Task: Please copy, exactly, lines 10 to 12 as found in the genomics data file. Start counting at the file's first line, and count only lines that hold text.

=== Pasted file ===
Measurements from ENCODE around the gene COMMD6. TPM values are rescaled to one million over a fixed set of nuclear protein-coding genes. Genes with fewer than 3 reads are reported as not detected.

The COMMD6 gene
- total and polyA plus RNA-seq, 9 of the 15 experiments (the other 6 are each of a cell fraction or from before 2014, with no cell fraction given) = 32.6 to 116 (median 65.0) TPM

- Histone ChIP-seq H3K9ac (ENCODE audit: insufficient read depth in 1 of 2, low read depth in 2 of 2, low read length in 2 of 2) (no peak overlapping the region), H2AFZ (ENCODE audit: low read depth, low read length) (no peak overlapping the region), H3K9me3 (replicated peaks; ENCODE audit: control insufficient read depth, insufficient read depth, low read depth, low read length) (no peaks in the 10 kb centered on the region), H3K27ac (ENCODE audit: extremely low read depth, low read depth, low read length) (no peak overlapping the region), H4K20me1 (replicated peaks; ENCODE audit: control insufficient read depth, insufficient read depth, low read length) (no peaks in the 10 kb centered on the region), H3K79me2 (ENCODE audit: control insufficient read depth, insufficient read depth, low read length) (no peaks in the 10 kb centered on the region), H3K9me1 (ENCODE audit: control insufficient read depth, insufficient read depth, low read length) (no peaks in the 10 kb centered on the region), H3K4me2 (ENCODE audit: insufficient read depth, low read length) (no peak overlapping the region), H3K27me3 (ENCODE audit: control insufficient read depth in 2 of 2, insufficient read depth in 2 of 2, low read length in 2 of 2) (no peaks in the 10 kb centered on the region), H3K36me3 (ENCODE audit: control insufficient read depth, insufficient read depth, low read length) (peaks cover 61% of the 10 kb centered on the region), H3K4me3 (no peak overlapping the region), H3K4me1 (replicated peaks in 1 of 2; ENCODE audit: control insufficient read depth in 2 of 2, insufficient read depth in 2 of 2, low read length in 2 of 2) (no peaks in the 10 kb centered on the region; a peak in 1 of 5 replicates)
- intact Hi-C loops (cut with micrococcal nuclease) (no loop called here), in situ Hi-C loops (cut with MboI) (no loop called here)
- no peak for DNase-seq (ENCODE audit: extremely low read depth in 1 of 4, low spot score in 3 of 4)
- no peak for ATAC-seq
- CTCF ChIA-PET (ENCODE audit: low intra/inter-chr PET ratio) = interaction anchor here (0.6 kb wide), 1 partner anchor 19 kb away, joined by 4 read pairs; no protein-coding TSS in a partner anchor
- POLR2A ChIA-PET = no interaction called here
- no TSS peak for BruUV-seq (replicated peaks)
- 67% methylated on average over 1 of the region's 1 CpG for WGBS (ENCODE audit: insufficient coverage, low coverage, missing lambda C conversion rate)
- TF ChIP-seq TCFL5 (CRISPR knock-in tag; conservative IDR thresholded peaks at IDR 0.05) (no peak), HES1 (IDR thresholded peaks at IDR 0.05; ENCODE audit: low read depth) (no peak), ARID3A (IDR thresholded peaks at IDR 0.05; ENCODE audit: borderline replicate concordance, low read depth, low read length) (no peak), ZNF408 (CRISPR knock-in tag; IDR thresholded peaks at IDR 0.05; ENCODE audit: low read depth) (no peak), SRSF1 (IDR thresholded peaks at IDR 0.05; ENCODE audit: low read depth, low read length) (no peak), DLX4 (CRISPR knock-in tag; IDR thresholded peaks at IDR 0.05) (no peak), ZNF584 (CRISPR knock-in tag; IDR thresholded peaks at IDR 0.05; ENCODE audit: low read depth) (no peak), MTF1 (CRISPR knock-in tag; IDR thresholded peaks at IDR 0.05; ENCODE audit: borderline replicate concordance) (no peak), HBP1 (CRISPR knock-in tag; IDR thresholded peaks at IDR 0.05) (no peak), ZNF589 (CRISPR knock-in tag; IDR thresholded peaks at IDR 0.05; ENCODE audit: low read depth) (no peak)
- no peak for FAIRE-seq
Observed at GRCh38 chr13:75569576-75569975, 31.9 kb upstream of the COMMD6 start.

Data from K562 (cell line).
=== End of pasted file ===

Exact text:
- no TSS peak for BruUV-seq (replicated peaks)
- 67% methylated on average over 1 of the region's 1 CpG for WGBS (ENCODE audit: insufficient coverage, low coverage, missing lambda C conversion rate)
- TF ChIP-seq TCFL5 (CRISPR knock-in tag; conservative IDR thresholded peaks at IDR 0.05) (no peak), HES1 (IDR thresholded peaks at IDR 0.05; ENCODE audit: low read depth) (no peak), ARID3A (IDR thresholded peaks at IDR 0.05; ENCODE audit: borderline replicate concordance, low read depth, low read length) (no peak), ZNF408 (CRISPR knock-in tag; IDR thresholded peaks at IDR 0.05; ENCODE audit: low read depth) (no peak), SRSF1 (IDR thresholded peaks at IDR 0.05; ENCODE audit: low read depth, low read length) (no peak), DLX4 (CRISPR knock-in tag; IDR thresholded peaks at IDR 0.05) (no peak), ZNF584 (CRISPR knock-in tag; IDR thresholded peaks at IDR 0.05; ENCODE audit: low read depth) (no peak), MTF1 (CRISPR knock-in tag; IDR thresholded peaks at IDR 0.05; ENCODE audit: borderline replicate concordance) (no peak), HBP1 (CRISPR knock-in tag; IDR thresholded peaks at IDR 0.05) (no peak), ZNF589 (CRISPR knock-in tag; IDR thresholded peaks at IDR 0.05; ENCODE audit: low read depth) (no peak)